We wanted to remind you of the rules so everyone enters correctly:
Submit a limerick about The Good Dog Spot by Friday, March 13th.
Entries may be submitted in writing to the front office or via email to: Info@gooddogspot.net.
The top 3 as chosen by our staff will be awarded prizes right before The St. Patty’s Day Pawty! Thursday March 12th!
Teddy began coming to daycare when he was a big fluff ball of a pup at just four months old. All the staff immediately fell in love with his good looks and goofy personality! True to his breed, there was nothing little about him! He towered over most of his friends and had a hard time fitting comfortably into our regular sized crates for nap time. Often times he didn’t realize how big he actually was and he liked to sit on his friends, or ended up knocking them over while trying to play. Did I also mention that Teddy LOVES water? After a hard morning of playing, he can usually be found around the water buckets trying to make an indoor swimming pool. He enjoys cooling off by dunking his head in, grabbing mouthfuls, and proceeding to dump the water all over the floor so he can lay in it! In his younger days he was even able to get a paw or two in the bucket and dig the water out, but not anymore now that he’s grown! His water bucket antics make for some very funny pictures and one very wet dog!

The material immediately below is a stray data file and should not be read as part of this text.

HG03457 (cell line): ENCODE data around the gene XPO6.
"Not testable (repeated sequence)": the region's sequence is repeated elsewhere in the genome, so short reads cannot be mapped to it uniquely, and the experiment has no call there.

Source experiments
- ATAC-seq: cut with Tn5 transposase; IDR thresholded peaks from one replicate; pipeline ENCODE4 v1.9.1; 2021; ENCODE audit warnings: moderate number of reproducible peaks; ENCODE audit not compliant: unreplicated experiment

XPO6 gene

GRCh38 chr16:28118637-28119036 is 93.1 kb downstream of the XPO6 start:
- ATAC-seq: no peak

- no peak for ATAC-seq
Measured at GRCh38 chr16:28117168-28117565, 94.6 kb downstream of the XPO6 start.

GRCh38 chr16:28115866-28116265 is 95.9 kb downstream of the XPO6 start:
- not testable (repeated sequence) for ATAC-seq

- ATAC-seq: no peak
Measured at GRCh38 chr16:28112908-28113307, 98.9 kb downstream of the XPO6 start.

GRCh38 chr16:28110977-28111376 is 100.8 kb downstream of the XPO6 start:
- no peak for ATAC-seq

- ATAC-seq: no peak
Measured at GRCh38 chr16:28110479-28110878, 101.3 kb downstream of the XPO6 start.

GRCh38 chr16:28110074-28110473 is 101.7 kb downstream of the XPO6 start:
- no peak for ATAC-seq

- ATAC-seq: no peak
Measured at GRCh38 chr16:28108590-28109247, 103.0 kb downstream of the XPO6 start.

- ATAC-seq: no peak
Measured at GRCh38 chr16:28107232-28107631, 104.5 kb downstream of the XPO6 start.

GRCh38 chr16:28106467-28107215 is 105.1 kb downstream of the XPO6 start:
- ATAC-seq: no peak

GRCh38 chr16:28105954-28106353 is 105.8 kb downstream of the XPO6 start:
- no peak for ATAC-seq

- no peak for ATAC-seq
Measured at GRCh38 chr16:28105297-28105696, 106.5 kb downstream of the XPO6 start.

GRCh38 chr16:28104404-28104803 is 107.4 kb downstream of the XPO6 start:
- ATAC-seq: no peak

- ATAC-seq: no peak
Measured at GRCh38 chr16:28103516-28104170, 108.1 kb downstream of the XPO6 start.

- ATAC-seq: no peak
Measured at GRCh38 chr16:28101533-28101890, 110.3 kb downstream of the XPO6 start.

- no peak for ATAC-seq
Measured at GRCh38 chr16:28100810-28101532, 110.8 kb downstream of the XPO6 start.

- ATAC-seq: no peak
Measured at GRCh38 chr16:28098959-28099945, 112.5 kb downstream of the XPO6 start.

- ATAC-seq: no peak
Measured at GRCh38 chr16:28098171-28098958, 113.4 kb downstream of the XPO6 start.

After a short hiatus from daycare until he could be neutered, Teddy came back, and brought with him a little sister in tow! His new little sister, Ellie, adores and looks up to him and he is so gentle with her! He lays on his back and lets her climb all over him, never getting impatient with her! He has done a great job of showing Ellie the ropes at daycare and has set a good example for her on how to behave nicely with the other dogs. Teddy truly is a gentle giant and never fails to win over even the most hardened of hearts with his charms! He certainly is a favorite among the staff and other dogs at daycare